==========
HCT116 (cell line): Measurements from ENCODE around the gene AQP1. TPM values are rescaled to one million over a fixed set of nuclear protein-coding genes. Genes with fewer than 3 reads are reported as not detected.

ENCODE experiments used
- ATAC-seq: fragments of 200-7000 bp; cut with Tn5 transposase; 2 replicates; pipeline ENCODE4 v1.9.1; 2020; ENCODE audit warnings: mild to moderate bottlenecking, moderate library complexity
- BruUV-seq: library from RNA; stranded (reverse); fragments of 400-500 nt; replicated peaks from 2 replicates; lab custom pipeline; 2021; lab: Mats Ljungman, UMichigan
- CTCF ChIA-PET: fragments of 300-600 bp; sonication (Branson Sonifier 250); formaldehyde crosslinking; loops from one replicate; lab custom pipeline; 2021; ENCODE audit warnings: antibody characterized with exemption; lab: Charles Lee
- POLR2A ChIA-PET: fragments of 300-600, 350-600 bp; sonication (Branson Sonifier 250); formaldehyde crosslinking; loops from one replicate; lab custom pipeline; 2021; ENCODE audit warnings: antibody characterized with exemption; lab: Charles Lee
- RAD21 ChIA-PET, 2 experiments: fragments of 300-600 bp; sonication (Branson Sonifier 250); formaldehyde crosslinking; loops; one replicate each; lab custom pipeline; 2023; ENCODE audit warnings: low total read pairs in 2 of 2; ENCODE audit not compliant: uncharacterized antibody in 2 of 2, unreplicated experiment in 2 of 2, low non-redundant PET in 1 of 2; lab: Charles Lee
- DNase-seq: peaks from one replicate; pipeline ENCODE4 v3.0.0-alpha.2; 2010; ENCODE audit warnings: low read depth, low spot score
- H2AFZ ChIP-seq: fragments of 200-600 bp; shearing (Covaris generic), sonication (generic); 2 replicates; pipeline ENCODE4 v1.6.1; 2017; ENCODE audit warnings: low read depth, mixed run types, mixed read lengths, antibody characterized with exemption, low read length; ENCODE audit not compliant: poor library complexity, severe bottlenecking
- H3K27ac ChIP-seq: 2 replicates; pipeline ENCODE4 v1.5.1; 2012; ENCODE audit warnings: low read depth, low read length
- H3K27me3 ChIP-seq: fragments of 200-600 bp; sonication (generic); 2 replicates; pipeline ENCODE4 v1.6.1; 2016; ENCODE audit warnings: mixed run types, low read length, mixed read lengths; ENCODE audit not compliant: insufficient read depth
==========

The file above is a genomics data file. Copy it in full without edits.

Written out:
HCT116 (cell line): Measurements from ENCODE around the gene AQP1. TPM values are rescaled to one million over a fixed set of nuclear protein-coding genes. Genes with fewer than 3 reads are reported as not detected.

ENCODE experiments used
- ATAC-seq: fragments of 200-7000 bp; cut with Tn5 transposase; 2 replicates; pipeline ENCODE4 v1.9.1; 2020; ENCODE audit warnings: mild to moderate bottlenecking, moderate library complexity
- BruUV-seq: library from RNA; stranded (reverse); fragments of 400-500 nt; replicated peaks from 2 replicates; lab custom pipeline; 2021; lab: Mats Ljungman, UMichigan
- CTCF ChIA-PET: fragments of 300-600 bp; sonication (Branson Sonifier 250); formaldehyde crosslinking; loops from one replicate; lab custom pipeline; 2021; ENCODE audit warnings: antibody characterized with exemption; lab: Charles Lee
- POLR2A ChIA-PET: fragments of 300-600, 350-600 bp; sonication (Branson Sonifier 250); formaldehyde crosslinking; loops from one replicate; lab custom pipeline; 2021; ENCODE audit warnings: antibody characterized with exemption; lab: Charles Lee
- RAD21 ChIA-PET, 2 experiments: fragments of 300-600 bp; sonication (Branson Sonifier 250); formaldehyde crosslinking; loops; one replicate each; lab custom pipeline; 2023; ENCODE audit warnings: low total read pairs in 2 of 2; ENCODE audit not compliant: uncharacterized antibody in 2 of 2, unreplicated experiment in 2 of 2, low non-redundant PET in 1 of 2; lab: Charles Lee
- DNase-seq: peaks from one replicate; pipeline ENCODE4 v3.0.0-alpha.2; 2010; ENCODE audit warnings: low read depth, low spot score
- H2AFZ ChIP-seq: fragments of 200-600 bp; shearing (Covaris generic), sonication (generic); 2 replicates; pipeline ENCODE4 v1.6.1; 2017; ENCODE audit warnings: low read depth, mixed run types, mixed read lengths, antibody characterized with exemption, low read length; ENCODE audit not compliant: poor library complexity, severe bottlenecking
- H3K27ac ChIP-seq: 2 replicates; pipeline ENCODE4 v1.5.1; 2012; ENCODE audit warnings: low read depth, low read length
- H3K27me3 ChIP-seq: fragments of 200-600 bp; sonication (generic); 2 replicates; pipeline ENCODE4 v1.6.1; 2016; ENCODE audit warnings: mixed run types, low read length, mixed read lengths; ENCODE audit not compliant: insufficient read depth